They Need $1B to Save Toys R Us, Have $200M Already

Isaac Larian, the CEO behind Bratz Dolls, has an ambitious plan
By Newser Editors and Wire Services
Posted Mar 22, 2018 7:10 AM CDT
Billionaire Bratz Dolls CEO Has a Plan: Save Toys R Us
In this April 21, 2011 file photo shows MGA chief executive Isaac Larian, left, leaves federal court in Santa Ana, Calif., after a victory over Mattel Inc. The CEO of the maker of the pouty Bratz dolls is launching a campaign to salvage some Toys R Us stores.   (AP Photo/Christine Cotter, File)

Toy company executive Isaac Larian says he and other unnamed investors have pledged a total of $200 million in financing and hope to raise four more times that amount in crowdfunding in order to bid for up to 400 of the Toys R Us stores being liquidated in bankruptcy. The unsolicited bid still faces many hurdles, including finding other deep-pocked investors and getting a bankruptcy judge to agree to it. But this is the first public plan to keep the cherished toy brand in existence in the United States. Such a long-shot move would also greatly benefit Larian's primary business. He's CEO of Bratz doll-maker MGA Entertainment, which relies on Toys R Us for nearly 1 in every 5 sales and is the world's largest privately held toy company. Larian, who is a billionaire, is using his own money, not MGA funds, for the bid.

He and the other investors are interested in more than half the 735 US stores Toys R Us plans to liquidate, and are hoping to secure pledges toward their $1 billion goal. Larian, who estimates that 130,000 US jobs could be lost when you include layoffs at suppliers and logistic operations, said a total Toys R Us liquidation could mean MGA would have to lay off workers at an Ohio plant that makes the Little Tikes toy vehicles. That brand accounts for 25% of MGA total sales, and Larian says only Toys R Us really has enough room to display the cars. Larian claims that if 400 US Toys R Us stores are salvaged, he could save one-third of the 130,000 jobs. Why might he be successful with a retail chain struggling to stay relevant in the age of Amazon? For one thing, Larian wouldn't have the massive $5 billion in debt that hampered the current owner of Toys R Us, notes the AP.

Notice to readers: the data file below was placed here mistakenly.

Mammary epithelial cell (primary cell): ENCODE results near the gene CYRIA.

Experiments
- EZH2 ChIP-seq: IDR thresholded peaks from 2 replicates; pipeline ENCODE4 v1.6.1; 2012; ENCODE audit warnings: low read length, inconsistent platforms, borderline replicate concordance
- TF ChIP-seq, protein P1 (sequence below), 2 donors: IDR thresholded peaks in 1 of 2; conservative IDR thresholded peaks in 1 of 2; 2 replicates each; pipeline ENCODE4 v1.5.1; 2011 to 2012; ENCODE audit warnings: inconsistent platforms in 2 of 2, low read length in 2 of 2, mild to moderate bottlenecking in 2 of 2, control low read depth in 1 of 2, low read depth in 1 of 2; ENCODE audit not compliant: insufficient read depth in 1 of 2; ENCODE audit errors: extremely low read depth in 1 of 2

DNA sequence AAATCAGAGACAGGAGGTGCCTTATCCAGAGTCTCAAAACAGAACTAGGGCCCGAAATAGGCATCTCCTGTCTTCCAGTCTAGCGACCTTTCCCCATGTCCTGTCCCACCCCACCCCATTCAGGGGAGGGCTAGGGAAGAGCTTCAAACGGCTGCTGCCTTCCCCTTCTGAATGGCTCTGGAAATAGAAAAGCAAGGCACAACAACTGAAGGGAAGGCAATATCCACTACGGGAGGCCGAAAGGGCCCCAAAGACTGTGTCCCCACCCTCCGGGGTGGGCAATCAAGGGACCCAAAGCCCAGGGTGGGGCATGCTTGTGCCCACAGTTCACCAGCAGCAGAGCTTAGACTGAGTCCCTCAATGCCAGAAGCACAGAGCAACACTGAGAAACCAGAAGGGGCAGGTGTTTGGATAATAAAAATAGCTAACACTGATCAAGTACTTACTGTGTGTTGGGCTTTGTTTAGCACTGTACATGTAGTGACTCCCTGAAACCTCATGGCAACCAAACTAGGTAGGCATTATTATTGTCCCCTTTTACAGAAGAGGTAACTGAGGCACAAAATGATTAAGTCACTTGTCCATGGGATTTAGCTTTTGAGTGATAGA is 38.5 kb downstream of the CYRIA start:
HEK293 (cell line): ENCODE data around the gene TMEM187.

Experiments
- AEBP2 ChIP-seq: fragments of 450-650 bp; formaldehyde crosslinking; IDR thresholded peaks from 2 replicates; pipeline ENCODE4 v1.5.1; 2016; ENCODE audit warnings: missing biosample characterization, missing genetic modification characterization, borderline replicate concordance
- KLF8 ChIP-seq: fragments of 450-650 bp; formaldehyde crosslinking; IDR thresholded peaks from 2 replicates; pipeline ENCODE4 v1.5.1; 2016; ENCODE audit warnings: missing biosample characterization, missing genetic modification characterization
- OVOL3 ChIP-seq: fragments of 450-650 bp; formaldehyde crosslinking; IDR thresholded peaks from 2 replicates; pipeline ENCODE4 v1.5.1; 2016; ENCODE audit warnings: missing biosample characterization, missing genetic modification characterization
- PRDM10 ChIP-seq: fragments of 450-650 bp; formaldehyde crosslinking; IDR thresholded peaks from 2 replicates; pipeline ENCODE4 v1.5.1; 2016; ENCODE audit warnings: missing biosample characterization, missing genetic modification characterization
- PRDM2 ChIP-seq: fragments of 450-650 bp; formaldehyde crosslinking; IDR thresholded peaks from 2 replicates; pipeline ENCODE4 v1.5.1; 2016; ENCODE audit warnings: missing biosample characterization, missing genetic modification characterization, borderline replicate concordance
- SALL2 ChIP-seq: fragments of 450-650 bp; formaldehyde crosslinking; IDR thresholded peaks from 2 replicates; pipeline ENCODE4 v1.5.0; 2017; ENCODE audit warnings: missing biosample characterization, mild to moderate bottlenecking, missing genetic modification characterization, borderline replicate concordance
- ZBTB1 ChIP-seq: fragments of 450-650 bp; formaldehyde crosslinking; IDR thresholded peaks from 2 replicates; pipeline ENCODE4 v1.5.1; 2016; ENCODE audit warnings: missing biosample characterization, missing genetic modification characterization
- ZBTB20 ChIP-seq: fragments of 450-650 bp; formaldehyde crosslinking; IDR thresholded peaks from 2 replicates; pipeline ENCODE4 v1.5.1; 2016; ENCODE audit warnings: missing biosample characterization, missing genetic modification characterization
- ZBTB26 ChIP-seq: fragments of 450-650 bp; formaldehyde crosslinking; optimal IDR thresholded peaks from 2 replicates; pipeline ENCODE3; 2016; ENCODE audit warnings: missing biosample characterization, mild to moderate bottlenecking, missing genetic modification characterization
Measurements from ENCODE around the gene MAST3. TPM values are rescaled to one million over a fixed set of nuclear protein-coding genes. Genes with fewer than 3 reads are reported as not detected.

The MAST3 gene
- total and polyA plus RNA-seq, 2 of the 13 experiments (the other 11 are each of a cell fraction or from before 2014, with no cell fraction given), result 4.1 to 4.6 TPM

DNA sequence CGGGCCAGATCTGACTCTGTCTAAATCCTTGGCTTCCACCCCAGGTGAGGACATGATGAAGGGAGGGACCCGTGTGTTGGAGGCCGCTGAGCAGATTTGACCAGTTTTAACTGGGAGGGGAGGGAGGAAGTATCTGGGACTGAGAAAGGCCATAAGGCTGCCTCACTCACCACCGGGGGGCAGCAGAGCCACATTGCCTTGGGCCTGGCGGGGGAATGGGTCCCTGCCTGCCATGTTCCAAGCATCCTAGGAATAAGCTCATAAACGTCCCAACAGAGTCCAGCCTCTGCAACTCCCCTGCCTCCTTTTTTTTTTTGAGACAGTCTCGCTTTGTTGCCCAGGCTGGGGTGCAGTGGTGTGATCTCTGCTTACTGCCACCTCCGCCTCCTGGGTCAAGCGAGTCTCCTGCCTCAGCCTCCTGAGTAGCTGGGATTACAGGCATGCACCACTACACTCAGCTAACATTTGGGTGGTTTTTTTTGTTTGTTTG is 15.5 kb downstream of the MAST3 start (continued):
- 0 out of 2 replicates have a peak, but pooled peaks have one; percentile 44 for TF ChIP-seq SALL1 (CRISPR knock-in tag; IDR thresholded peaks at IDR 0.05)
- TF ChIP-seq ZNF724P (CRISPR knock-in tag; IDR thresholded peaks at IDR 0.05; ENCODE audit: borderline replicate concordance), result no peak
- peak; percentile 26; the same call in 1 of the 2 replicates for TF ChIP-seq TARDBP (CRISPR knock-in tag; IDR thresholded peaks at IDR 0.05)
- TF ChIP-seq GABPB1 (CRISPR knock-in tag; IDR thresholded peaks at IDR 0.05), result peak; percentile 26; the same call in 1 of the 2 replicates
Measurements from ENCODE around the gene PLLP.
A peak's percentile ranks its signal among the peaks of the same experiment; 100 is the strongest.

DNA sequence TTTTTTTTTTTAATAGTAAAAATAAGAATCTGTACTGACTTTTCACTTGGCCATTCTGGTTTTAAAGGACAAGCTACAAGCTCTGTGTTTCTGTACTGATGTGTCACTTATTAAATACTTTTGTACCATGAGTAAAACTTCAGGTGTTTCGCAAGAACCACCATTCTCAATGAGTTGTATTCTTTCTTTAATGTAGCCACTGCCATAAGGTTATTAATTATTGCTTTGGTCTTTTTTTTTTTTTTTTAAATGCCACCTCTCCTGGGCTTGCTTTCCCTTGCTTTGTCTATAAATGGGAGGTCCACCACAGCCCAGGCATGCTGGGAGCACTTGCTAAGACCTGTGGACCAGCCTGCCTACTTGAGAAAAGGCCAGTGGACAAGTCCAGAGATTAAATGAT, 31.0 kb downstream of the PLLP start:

(Read more Toys 'R' Us stories.)

We use cookies. By Clicking "OK" or any content on this site, you agree to allow cookies to be placed. Read more in our privacy policy.
Get the news faster.
Tap to install our app.
Install the Newser News app
in two easy steps:
1. Tap in your navigation bar.
2. Tap to Add to Home Screen.